Open pinhole Problem:

The inter-domain federation mechanism built into SIP borrows heavily from email.  Each domain runs a SIP server on an open port.  When one domain wishes to contact another, it looks up the domain name in the DNS, and connects to that server on the open port.  Here, "open" means that the server is reachable from anywhere on the public Internet, and is not blocked by firewalls.

This simple design worked well in the early days of email.  However, the email system has now become plagued with spam, to the point of becoming useless.  Administrators of SIP domains fear - that if they make a SIP server available for anyone on the Internet to contact, it will open the floodgates for VoIP spam that will create a back-door for denial-of-service and other attacks that can potentially disrupt their voice service. Fears around spam and denial-of-service attacks, when put together, form the "open pinhole problem" - that domains are not willing to enable SIP on an open port facing the Internet.

To fix this, a new model for federation is needed - a model where these problems are addressed as part of the fundamental design, and  not as an after-thought.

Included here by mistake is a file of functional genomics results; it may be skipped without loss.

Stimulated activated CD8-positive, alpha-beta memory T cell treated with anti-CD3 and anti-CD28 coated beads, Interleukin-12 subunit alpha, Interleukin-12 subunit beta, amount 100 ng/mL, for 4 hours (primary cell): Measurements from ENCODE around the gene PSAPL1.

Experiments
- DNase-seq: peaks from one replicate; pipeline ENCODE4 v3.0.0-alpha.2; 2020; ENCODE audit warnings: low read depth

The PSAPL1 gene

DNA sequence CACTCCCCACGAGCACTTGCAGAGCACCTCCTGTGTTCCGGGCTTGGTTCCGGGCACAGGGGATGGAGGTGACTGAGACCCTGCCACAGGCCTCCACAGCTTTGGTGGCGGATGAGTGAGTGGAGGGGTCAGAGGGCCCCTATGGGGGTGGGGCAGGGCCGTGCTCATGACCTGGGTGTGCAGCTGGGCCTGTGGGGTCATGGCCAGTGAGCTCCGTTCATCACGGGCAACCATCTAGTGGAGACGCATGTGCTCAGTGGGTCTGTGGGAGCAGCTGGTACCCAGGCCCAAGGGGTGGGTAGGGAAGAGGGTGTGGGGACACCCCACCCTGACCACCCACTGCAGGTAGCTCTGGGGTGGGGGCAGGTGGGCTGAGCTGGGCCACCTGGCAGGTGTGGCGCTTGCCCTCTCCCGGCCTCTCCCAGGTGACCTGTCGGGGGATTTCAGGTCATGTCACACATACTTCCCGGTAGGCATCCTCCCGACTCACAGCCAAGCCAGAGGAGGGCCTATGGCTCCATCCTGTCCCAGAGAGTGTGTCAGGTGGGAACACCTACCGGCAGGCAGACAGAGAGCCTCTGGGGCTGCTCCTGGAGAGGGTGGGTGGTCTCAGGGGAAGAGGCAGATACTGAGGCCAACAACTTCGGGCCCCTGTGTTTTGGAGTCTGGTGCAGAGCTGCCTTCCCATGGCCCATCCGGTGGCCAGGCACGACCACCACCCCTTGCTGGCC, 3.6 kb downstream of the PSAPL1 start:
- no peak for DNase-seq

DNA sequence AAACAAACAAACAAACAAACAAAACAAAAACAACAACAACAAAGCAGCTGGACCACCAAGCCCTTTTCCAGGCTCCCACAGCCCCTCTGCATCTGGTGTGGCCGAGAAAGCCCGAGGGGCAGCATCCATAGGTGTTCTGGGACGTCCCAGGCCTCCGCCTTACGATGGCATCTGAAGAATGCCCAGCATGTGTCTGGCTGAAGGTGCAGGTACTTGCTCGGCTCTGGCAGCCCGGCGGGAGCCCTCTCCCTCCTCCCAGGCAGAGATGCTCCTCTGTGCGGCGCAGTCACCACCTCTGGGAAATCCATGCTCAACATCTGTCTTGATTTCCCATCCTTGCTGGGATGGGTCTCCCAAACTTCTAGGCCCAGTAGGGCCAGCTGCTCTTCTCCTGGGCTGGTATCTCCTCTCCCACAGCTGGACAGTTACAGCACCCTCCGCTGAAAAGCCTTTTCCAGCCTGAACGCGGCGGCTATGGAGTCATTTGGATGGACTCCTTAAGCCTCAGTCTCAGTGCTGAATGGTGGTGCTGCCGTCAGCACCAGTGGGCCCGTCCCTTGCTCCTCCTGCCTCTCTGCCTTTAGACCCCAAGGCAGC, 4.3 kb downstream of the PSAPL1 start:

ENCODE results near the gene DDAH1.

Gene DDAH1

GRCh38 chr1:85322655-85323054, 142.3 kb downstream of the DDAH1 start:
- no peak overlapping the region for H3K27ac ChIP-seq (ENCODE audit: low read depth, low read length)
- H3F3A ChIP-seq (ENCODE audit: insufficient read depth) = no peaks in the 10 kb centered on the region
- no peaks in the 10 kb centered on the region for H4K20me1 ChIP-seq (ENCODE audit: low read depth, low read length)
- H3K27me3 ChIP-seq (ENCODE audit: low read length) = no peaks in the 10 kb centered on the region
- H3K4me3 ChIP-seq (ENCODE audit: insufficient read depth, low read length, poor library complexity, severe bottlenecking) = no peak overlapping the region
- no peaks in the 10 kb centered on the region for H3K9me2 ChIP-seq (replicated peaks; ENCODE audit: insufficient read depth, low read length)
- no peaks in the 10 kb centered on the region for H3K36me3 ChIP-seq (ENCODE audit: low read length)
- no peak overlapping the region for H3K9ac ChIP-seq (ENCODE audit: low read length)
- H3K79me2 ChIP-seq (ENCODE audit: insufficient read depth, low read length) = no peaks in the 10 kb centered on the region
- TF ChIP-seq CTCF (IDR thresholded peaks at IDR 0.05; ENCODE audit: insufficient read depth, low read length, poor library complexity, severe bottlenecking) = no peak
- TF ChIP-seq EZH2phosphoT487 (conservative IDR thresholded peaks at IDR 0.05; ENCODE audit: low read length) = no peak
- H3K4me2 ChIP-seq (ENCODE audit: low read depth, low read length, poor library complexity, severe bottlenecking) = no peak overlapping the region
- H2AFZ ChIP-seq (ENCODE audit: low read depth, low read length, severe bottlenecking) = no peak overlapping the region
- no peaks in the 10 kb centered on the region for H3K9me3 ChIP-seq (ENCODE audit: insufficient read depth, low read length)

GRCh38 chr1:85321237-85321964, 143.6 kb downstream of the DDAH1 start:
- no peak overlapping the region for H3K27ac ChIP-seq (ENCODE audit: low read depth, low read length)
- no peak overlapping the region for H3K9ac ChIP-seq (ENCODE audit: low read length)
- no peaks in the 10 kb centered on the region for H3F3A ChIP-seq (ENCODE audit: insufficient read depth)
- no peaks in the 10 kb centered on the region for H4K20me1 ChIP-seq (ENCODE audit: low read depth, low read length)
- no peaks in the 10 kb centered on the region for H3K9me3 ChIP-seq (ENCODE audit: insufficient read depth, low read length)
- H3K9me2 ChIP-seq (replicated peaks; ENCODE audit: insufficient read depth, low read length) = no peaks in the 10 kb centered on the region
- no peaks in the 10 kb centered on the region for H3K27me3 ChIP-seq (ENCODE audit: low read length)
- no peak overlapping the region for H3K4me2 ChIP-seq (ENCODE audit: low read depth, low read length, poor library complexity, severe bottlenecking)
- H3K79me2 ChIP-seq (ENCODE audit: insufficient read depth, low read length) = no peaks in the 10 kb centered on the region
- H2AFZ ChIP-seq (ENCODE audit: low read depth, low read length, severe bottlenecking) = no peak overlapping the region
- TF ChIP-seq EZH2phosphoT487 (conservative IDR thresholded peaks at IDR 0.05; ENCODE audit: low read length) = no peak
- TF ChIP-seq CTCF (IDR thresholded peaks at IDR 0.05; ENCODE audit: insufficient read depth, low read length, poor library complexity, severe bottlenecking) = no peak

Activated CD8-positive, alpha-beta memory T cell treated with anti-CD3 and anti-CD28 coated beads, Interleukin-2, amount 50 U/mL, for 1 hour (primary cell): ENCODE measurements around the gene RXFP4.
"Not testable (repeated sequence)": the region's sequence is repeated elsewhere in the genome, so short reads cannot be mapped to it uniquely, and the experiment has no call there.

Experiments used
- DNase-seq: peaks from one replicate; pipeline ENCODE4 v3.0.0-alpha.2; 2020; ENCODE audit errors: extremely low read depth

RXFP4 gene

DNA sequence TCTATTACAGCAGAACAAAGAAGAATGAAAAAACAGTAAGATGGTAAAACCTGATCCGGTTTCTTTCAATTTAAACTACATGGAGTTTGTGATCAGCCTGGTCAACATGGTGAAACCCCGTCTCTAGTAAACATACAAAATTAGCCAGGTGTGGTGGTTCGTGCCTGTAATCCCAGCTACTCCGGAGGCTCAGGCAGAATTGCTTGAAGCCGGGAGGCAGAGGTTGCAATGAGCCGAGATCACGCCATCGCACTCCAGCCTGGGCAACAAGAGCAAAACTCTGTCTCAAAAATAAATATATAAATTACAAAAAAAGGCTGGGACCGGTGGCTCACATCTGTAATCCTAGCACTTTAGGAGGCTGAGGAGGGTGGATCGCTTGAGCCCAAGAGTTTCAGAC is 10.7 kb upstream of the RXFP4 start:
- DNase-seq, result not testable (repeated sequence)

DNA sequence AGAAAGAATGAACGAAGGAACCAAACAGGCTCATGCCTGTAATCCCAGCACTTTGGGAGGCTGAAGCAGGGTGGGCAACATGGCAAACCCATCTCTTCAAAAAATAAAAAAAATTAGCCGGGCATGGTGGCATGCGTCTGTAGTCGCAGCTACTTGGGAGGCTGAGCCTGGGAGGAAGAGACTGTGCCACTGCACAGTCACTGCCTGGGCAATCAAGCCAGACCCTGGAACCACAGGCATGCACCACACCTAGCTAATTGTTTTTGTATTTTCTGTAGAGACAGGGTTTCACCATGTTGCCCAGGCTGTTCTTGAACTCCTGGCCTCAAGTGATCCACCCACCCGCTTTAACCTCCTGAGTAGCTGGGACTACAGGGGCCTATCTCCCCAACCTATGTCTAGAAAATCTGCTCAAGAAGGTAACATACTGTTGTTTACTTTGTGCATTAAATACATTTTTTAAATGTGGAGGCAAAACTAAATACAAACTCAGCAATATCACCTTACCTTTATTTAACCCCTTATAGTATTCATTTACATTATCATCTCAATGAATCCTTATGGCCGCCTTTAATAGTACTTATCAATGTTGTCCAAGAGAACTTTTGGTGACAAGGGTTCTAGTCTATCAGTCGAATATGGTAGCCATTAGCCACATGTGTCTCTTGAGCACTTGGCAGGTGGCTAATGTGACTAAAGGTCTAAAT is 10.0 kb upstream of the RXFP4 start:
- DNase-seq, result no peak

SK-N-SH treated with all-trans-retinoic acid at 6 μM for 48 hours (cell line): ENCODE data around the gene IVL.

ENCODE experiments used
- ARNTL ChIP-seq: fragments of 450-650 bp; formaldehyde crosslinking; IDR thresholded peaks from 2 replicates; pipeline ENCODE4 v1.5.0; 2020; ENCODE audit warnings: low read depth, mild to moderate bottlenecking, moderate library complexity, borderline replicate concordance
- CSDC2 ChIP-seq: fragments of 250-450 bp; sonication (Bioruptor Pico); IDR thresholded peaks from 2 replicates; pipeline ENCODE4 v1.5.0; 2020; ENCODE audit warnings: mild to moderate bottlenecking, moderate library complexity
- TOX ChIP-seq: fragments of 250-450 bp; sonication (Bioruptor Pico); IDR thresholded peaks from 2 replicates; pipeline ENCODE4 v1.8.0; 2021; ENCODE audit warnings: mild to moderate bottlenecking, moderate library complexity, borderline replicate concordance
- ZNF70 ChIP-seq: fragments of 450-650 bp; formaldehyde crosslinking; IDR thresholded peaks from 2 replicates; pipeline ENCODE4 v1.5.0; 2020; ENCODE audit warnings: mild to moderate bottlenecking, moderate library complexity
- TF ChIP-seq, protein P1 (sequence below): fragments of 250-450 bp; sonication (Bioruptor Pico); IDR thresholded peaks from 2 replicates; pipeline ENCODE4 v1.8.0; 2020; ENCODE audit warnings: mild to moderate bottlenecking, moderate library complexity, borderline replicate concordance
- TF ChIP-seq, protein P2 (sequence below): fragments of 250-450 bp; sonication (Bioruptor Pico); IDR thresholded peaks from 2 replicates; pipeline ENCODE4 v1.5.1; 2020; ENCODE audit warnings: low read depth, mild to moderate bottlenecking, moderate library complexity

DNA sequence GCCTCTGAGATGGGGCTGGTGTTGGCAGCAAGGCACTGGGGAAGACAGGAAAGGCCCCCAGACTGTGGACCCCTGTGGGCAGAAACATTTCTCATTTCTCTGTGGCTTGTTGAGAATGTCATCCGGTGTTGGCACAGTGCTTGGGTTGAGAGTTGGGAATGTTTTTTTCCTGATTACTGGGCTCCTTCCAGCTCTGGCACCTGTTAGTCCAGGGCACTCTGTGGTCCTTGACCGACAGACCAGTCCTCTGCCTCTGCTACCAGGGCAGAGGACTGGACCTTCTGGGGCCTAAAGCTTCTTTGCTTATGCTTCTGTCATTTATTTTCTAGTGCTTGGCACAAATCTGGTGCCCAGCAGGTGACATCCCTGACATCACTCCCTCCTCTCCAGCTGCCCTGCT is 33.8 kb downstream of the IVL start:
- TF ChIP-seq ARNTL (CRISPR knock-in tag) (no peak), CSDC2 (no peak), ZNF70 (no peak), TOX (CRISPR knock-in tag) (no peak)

Cisco Intercompany Media Engine (IME) is a new technology that is aimed at solving the problems that have prevented large-scale Internet-based SIP federation of voice and video. Cisco IME solves these  problems by creating a hybrid of three technologies - the PSTN  itself, a Secure P2P network, and SIP.  By combining all three, IME enables a unique incrementally deployable solution to federation.


More about how IME overcomes these challenges – watch for it week of December 14.


Maybe this is a basic question, but how does the FCC or other government bodies view this method of communication between companies bypassing the PSTN as much as possible? I realize countries like India can be blocked but are there any legal ramifications within the US of performing B2B communications through the Internet?

Also while I am aware that service providers are working closely with Cisco on this solution if more of the traffic shifts to the Internet away from PSTN, will carriers adopt their pricing models to accordingly increase internet rates thereby nullifying IME advantages much like how cell phone carriers increase data/text plans as traffic shifts from voice to data?

Cisco Employee

In some countries it is regulated while in US and Australia and Europe it is not. The evualtion needs to be done country by country but as the regulations stand today, it is allowed in most of the countries. India being an exception for example.

The hope is that SP's will modify business plans to take advantage of newer business models and serivces that IME enables.